• @Dan
        1. You don’t read what I write.
        2. You keep repeating the same circular non-arguments, like: “good is good because is…. good”.

      • @ Mens Sana:

        Having a bahavioral control system that condemns muder and theft is beneficial for everyone, because it is self-evident that a society that permits large scale murder would naturally die out for obvious reasons. The reason I don’t want murder and theft to be socially acceptable is because I don’t want to increase the chances of those things happening to me. Morality isnt “good because it’s good”, morality is necessary to increase the chances of everyone’s survival. A moral system caters to our instincts of self-preservation. It’s good because it actually works, not because it’s good… in the same sense that food is good for us not “because it’s good”, but because it is in everyone’s self interest to eat.

      • You still don’t read what I write.

        “Morality isn’t “good because it’s good”, morality is necessary to increase the chances of everyone’s survival. ”

        “Morality is good because its necessary” its the same thing. Flawed circular thinking. Anyways the discussion wasn’t whether morality is good or not, but how to define standards for good and morality.

        Reality contradicts you. Lots of people don’t care what is beneficial for you. That’s why we need laws. And the real problem is that YOU CAN’T BLAME THEM. You can’t blame anyone for rape (maybe they want to propagate their genes, better chance for survival), you can’t blame anyone for murder (they find that you are to weak and it’s not in their best interest to keep you alive and in the “herd” to consume from the limited resources) etc. See? I can find naturalistic “explanations” for any crime. You don’t like some of them because you still have some built-in moral instincts, but they are not sustained by your theories you believe in. That’s the difference. If I strictly follow your beliefs I find an explanation and excuses for any crime or perversion.

        I don’t care that you want or not killing to be socially acceptable. Your personal subjective feelings don’t have value for others. You can feel like that because you are weak and not good for combat or theft. Or because you are sick. Or because you were educated like that etc etc etc.

        Again, why do you think that we have self preservation instincts? Another “random accident”? You take it as a given. Why it’s so important to survive, to live a meaningless life in a meaningless world? Anyway you will die sooner or later and that’s it. Oh, and I love explanations like “evolution did”. Like “evolution” is some sort of a god.

        Just because you can made up a story doesn’t mean it can stand as an explanation.

      • “Morality is a tool used by the elite/powerful to keep the masses from killing them and under control. ”

        Yeah, food too, gravity too…

        “-If you want a moral system that benefits everyone and not just the elite, then empathy is the best tool… this isn’t subjective, it makes logical sense, and everyone’s quality of life increases… again this is logical, unless you WANT to live in constant fear for your life and decrease your quality of life.”

        Obviously it’s not. Otherwise we won’t need laws and we won’t argue now. Are you living on another planet?? For the strong, “quality of life” means to be able to kill and steal the weaker. It’s very logical. And people are not necessarily logical. Why should be? What difference does it make if you die today or tomorrow? None.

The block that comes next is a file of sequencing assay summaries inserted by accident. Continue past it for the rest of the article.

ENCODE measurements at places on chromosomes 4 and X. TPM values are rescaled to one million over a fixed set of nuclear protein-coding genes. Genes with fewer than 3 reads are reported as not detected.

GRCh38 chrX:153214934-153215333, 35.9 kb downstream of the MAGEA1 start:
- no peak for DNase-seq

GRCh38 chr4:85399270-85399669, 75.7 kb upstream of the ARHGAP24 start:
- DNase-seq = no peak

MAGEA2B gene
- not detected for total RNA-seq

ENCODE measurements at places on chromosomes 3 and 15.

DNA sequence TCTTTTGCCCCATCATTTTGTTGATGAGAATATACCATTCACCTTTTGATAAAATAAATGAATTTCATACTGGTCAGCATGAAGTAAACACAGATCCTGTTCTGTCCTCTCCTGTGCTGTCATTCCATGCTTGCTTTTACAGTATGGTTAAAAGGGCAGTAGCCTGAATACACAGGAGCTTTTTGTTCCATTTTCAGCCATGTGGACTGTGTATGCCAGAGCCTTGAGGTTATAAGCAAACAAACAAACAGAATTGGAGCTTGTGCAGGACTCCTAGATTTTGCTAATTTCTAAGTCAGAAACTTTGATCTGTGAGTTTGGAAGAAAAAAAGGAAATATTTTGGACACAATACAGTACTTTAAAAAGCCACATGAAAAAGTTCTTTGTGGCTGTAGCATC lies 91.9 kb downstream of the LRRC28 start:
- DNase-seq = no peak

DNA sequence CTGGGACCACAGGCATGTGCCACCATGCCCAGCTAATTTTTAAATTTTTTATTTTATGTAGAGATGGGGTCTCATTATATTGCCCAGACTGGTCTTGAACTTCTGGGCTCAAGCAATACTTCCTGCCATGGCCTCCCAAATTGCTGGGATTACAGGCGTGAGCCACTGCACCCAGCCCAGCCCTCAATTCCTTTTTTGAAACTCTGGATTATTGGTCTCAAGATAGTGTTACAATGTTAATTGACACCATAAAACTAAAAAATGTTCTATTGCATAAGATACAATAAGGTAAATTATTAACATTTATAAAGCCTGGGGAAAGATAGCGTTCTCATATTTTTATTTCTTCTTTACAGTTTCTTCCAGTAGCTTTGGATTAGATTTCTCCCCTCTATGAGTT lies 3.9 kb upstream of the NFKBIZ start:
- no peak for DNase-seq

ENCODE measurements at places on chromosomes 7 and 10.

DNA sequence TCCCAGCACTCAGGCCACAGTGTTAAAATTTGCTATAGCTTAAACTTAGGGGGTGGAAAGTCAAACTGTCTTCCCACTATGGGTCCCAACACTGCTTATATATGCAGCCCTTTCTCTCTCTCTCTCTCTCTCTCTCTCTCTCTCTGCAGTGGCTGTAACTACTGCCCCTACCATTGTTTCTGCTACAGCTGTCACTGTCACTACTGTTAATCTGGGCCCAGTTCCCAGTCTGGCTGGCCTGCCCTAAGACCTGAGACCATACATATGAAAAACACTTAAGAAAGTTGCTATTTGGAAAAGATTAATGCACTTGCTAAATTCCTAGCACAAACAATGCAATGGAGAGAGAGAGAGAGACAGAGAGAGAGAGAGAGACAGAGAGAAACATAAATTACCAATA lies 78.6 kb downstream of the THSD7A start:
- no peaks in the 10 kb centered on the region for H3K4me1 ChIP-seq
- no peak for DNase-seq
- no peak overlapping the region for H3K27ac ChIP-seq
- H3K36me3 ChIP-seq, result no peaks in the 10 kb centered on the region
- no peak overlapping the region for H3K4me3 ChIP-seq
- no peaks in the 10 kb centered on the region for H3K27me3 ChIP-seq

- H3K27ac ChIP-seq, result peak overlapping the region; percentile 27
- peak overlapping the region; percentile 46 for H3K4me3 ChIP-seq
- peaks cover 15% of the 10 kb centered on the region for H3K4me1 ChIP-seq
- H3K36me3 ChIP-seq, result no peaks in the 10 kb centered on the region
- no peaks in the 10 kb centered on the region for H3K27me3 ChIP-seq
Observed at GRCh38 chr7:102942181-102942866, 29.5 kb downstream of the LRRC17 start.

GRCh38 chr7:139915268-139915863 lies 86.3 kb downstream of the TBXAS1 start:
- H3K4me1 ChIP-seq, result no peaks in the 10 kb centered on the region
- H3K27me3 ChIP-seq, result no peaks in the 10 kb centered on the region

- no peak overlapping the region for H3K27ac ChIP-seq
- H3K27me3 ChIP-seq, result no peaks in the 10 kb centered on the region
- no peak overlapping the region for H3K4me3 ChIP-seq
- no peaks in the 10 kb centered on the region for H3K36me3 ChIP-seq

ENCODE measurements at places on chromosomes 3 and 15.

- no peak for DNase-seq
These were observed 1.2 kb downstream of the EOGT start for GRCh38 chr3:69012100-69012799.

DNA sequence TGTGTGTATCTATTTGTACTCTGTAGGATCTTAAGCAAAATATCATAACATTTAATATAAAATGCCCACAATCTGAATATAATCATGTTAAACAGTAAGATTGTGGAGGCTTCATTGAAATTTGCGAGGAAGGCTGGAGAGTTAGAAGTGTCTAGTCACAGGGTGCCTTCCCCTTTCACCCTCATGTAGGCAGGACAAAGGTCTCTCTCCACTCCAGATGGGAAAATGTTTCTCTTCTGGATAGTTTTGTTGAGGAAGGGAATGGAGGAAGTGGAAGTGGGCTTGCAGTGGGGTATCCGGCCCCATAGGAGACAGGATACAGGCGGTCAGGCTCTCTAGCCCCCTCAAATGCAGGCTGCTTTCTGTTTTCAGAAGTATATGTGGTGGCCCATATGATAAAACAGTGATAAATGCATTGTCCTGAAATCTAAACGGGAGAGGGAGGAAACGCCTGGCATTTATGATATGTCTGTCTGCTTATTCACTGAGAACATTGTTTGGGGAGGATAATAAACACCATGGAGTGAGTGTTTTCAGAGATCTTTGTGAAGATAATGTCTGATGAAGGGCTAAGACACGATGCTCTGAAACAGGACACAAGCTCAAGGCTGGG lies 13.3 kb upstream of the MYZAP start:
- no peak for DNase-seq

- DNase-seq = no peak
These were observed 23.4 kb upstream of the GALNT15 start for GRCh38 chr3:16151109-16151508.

“Humans are just like any other pack animal”
        Circular thinking again. Animals are not from another universe.
        And no, I am not like an animal. I’m much more. I have a higher conscience.

        Some humans CAN have “pack” mentality, because it’s more comfortable, but THEY CAN CHOOSE NOT TO, and to stand against the crowd if the crowd is wrong – and we call them heroes – that’s morality. Such heroes pursuit what is good and right in the first place and the quality of life and comfort have lower priority. You CAN choose which category you want to belong to. That’s the difference.

        “yet despite having the vast majority of people believe in an authoritative law giver, so many people still rape, steal, kill, etc… most of which believe in some sort of moral authority.”

        1. Believing in a higher moral authority does not make you instantly a saint. You are still tempted and you can fail, that’s why it is a lifelong struggle.

        2. Just saying “I believe” could mean nothing. In the Bible, in the epistle of James it is written “…faith without deeds is useless. You believe that there is one God. Good! Even the demons believe that—and shudder.”

        “Your analogy of a cancer victim finding fault with the surgeon that saved him is a false analogy… because, in order for it to be equivalent to Christianity, the surgeon would’ve had to have given the patient cancer to begin with.”

        It’s a perfect analogy, you just don’t get it or don’t want to. It shows a different point of view that it’s perfectly true, only that the patient doesn’t see the bigger picture and sees just the unpleasant part.
        And you add false information, sin was not created by God.

        If you consider the firefighter is blackmailing you if he tells you to exit from your house because you will burn to death, you are stupid, excuse my bluntness.